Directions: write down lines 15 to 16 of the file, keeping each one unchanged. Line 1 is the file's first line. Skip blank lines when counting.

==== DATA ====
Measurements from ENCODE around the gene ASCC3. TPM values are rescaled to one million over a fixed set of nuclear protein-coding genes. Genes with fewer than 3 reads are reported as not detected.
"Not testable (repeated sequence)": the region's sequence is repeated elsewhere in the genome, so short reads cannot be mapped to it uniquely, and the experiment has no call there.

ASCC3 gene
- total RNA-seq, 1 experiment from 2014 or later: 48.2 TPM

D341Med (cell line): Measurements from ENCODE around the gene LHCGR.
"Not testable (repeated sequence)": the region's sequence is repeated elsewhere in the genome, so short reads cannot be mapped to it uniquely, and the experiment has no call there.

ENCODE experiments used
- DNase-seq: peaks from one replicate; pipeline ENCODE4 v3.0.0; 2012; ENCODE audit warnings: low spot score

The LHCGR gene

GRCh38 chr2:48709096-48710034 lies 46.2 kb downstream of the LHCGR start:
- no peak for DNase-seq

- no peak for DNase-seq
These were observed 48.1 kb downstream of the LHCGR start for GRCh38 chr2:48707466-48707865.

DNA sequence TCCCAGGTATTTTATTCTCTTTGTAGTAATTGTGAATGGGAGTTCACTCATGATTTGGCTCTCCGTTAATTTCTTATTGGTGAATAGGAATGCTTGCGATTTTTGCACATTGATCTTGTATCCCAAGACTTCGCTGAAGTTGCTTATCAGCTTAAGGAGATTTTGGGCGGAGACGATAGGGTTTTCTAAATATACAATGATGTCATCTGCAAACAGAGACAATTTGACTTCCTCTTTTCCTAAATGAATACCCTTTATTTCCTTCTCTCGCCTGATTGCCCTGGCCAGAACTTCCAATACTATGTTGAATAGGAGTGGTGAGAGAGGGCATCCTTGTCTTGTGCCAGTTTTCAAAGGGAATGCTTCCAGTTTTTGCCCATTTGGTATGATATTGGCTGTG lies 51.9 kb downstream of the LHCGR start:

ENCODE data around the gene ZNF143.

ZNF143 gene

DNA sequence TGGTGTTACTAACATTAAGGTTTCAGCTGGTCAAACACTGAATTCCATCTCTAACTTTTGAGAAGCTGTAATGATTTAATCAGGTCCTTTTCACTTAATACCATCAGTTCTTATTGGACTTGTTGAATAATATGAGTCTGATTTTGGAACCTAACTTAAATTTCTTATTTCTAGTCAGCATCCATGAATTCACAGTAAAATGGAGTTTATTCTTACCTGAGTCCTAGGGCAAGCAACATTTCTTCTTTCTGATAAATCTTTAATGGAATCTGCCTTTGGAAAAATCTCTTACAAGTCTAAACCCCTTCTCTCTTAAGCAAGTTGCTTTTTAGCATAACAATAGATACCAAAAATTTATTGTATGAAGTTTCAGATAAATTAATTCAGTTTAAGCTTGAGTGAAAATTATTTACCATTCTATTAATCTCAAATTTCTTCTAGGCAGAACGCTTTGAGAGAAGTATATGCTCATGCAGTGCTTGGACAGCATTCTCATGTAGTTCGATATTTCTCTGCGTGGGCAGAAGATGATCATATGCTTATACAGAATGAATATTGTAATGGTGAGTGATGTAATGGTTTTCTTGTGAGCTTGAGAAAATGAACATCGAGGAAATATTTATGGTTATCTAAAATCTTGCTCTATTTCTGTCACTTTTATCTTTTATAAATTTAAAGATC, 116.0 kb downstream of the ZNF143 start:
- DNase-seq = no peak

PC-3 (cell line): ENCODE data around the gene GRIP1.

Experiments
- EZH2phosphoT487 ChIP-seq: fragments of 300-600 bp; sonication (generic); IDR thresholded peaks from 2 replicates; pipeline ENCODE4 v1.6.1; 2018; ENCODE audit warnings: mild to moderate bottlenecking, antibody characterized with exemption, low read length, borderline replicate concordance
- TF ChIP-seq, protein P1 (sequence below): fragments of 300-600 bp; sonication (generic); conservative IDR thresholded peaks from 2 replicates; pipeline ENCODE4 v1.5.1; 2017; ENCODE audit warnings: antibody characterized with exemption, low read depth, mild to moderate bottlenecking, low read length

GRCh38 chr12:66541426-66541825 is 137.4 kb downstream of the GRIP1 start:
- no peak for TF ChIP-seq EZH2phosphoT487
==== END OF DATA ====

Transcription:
ENCODE data around the gene ZNF143.

ZNF143 gene